Britain's biosciences sector netted a record amount of investment last year, according to research by the BioIndustry Association (BIA) and professional services firm EY.
Over the 12 month period, it secured £1.2bn in public equity and venture capital funding – more than double the £498m it raised in 2013, and the highest level since the annual report began 15 years ago.
The increase in funding reflects Britain's growing position as a global leader in the sector – in 2014 it received 31 per cent of Europe's total biotech funding, up from 22 per cent the previous year.
Steve Bates, chief executive of the BIA, said UK bioscience was “thriving”, thanks to a “strong and supportive fiscal environment with new patient capital pools and open public markets”.
With this strong base in place, we have the potential to not only sustain our momentum but to go much further, and build the third global cluster, alongside the current US leaders.
But the researchers warn that Britain's biotech boom will come to an end if it becomes the victim of spending cuts, which will be revealed in the chancellor’s spending review next month.
It calls for government to protect early stage bioscience funding, and to ensure the continuation of projects like the Biomedical Catalyst programme, which is run by the Technology Strategy Board to provide financial support to the UK's best new life science projects. Since 2013, the scheme has given away nearly £150m in funding.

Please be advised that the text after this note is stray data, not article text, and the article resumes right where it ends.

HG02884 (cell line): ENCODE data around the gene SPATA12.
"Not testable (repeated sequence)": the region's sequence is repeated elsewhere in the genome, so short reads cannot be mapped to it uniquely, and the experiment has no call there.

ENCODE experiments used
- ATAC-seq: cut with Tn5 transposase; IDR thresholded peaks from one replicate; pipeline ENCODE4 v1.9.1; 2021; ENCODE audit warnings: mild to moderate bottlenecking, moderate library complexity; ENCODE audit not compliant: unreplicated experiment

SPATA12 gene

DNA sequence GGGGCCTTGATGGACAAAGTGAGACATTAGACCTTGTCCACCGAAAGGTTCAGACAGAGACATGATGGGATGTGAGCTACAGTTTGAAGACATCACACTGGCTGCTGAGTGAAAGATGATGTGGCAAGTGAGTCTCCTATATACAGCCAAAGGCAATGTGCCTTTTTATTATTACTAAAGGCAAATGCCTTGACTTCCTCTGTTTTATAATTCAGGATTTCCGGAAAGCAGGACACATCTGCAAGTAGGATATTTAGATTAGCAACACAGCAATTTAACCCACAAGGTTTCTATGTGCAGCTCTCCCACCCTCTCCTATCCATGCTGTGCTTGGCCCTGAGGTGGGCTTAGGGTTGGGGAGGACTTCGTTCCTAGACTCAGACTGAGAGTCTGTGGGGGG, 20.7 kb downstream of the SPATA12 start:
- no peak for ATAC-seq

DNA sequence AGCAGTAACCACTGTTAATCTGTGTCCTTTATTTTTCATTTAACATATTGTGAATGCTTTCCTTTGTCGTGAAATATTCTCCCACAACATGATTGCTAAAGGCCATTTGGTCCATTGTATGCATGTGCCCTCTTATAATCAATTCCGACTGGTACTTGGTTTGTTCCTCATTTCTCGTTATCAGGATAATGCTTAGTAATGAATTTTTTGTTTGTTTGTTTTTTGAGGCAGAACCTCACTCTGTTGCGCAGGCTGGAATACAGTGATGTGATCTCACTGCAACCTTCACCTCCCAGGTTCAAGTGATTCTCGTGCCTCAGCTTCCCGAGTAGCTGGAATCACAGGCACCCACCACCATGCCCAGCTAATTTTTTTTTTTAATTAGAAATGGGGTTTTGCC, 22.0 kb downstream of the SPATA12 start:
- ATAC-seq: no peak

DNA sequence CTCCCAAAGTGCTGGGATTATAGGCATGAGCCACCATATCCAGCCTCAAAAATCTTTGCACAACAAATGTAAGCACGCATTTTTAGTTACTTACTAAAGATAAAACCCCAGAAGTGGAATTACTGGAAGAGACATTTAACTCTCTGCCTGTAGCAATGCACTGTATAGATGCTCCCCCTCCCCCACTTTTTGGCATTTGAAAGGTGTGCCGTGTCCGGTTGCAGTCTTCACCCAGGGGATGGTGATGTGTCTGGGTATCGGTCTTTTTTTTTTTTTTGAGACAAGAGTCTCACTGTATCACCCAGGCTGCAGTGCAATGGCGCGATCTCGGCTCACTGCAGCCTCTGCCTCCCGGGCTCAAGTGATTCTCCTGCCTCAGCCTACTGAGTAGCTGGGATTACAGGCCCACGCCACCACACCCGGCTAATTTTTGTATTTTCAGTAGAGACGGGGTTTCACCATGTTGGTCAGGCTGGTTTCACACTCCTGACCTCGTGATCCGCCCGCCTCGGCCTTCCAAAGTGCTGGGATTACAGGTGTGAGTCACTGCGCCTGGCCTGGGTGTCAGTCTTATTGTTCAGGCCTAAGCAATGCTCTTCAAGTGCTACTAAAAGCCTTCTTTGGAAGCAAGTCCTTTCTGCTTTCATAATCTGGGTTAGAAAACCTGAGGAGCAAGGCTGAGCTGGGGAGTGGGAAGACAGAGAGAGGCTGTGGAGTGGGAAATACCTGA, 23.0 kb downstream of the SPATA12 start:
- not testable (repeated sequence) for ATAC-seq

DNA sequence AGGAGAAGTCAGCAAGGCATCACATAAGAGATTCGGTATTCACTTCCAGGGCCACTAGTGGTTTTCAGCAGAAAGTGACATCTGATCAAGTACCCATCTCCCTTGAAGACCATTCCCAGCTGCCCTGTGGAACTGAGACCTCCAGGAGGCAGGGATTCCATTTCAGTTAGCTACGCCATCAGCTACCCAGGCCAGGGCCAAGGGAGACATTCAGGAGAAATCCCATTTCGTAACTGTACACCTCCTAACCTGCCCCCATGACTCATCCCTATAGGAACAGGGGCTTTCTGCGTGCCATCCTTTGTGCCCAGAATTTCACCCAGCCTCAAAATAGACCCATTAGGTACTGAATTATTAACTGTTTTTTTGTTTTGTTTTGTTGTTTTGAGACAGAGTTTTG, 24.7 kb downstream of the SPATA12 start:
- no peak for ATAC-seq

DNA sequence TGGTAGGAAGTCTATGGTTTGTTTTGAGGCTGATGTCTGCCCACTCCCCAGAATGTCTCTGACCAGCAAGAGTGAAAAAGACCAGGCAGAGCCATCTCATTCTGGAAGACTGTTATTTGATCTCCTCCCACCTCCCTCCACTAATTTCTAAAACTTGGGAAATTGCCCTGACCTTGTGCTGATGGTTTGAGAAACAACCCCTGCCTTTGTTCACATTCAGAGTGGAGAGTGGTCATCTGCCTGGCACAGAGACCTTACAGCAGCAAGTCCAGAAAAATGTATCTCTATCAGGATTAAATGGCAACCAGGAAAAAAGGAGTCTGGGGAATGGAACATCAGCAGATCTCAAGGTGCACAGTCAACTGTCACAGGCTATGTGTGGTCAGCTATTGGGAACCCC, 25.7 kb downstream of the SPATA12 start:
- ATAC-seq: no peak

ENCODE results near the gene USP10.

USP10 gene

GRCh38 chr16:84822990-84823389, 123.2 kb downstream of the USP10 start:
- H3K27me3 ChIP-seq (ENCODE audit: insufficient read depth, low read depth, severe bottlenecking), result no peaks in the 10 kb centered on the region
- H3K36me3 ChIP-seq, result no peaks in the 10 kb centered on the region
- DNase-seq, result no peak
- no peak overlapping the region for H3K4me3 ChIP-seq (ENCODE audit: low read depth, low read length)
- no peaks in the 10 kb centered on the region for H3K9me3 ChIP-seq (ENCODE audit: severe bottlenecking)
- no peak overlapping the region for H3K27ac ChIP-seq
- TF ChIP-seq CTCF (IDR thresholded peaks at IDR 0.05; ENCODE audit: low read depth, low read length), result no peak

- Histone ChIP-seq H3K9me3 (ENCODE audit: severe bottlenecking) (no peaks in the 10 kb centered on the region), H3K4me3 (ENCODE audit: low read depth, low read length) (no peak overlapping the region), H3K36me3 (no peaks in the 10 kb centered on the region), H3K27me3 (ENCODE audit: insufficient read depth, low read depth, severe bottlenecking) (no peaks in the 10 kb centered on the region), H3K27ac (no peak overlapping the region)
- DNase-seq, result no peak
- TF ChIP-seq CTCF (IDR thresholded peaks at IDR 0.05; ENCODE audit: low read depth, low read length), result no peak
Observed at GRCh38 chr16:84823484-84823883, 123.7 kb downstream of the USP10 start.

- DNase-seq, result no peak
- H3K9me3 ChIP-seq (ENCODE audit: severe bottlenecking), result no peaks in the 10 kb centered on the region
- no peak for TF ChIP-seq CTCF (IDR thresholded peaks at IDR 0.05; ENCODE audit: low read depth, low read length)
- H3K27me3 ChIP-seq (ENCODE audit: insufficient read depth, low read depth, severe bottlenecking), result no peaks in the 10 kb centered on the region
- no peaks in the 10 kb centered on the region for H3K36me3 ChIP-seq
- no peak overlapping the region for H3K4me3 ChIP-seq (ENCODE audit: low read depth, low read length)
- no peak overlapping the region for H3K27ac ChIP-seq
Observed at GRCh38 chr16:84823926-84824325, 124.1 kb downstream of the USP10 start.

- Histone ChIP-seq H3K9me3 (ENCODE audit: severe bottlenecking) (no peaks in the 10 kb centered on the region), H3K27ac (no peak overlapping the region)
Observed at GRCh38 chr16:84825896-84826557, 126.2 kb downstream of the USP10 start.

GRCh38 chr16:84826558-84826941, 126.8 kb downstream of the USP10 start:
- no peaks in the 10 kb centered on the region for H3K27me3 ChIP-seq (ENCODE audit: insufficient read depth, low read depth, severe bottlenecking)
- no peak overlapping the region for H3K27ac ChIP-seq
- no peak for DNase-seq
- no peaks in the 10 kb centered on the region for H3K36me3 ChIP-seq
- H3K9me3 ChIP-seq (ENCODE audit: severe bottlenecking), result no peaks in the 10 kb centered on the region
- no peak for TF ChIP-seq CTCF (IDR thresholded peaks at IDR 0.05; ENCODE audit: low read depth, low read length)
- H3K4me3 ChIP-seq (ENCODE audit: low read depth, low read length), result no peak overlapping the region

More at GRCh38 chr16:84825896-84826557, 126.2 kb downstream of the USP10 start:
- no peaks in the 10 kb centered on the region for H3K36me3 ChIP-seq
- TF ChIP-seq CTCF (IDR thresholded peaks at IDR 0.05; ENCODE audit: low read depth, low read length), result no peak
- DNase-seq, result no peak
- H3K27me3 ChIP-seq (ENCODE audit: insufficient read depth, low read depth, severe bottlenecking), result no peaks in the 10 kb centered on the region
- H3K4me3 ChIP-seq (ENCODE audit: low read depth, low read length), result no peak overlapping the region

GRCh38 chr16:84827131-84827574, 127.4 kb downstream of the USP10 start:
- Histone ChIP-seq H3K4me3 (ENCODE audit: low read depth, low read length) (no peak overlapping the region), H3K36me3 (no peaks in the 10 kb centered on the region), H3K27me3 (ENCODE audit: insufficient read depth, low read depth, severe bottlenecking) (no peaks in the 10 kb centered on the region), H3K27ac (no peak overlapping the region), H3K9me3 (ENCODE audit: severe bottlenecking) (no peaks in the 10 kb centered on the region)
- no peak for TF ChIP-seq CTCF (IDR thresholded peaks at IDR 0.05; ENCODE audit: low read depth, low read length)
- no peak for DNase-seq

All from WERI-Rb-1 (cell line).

“Our industry can only remain competitive with our US and European counterparts with continued investment from the Government,” Bates said.
Any decision by the chancellor to cut government support to proven innovation policy measures, such as the Biomedical Catalyst, could halt economic growth in UK bioscience and more importantly prevent it creating wide-ranging health benefits and solutions to some of the key challenges of our time.
In response to the call for ring-fenced funding, a spokesperson for the department for Business, Innovation and Skills told City A.M.:
Science is a priority area for growth and productivity and we have committed to a real-terms investment of £6.9bn in science capital up to 2021. Further decisions on funding beyond 2016 will be made during the spending review, which will examine where best to make robust investments in science and research.